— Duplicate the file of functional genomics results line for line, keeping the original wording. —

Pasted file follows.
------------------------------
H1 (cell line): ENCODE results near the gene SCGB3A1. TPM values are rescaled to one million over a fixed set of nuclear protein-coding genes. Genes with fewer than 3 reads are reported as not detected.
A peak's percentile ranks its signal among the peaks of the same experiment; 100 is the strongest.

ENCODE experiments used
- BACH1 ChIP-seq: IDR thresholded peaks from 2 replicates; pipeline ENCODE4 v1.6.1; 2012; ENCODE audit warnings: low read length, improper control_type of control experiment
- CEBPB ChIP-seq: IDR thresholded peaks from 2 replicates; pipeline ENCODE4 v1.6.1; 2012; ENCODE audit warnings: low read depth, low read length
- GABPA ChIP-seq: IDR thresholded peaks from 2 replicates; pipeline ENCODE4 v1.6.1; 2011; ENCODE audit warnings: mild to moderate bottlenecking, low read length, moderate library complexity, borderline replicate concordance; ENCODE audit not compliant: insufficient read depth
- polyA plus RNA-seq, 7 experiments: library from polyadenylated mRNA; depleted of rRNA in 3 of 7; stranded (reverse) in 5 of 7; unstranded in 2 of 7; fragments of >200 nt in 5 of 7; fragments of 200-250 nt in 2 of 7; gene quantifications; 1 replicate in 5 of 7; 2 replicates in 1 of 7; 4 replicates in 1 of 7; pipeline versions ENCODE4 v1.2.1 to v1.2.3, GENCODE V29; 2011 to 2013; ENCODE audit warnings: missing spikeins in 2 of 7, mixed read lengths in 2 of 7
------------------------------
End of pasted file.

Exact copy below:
H1 (cell line): ENCODE results near the gene SCGB3A1. TPM values are rescaled to one million over a fixed set of nuclear protein-coding genes. Genes with fewer than 3 reads are reported as not detected.
A peak's percentile ranks its signal among the peaks of the same experiment; 100 is the strongest.

ENCODE experiments used
- BACH1 ChIP-seq: IDR thresholded peaks from 2 replicates; pipeline ENCODE4 v1.6.1; 2012; ENCODE audit warnings: low read length, improper control_type of control experiment
- CEBPB ChIP-seq: IDR thresholded peaks from 2 replicates; pipeline ENCODE4 v1.6.1; 2012; ENCODE audit warnings: low read depth, low read length
- GABPA ChIP-seq: IDR thresholded peaks from 2 replicates; pipeline ENCODE4 v1.6.1; 2011; ENCODE audit warnings: mild to moderate bottlenecking, low read length, moderate library complexity, borderline replicate concordance; ENCODE audit not compliant: insufficient read depth
- polyA plus RNA-seq, 7 experiments: library from polyadenylated mRNA; depleted of rRNA in 3 of 7; stranded (reverse) in 5 of 7; unstranded in 2 of 7; fragments of >200 nt in 5 of 7; fragments of 200-250 nt in 2 of 7; gene quantifications; 1 replicate in 5 of 7; 2 replicates in 1 of 7; 4 replicates in 1 of 7; pipeline versions ENCODE4 v1.2.1 to v1.2.3, GENCODE V29; 2011 to 2013; ENCODE audit warnings: missing spikeins in 2 of 7, mixed read lengths in 2 of 7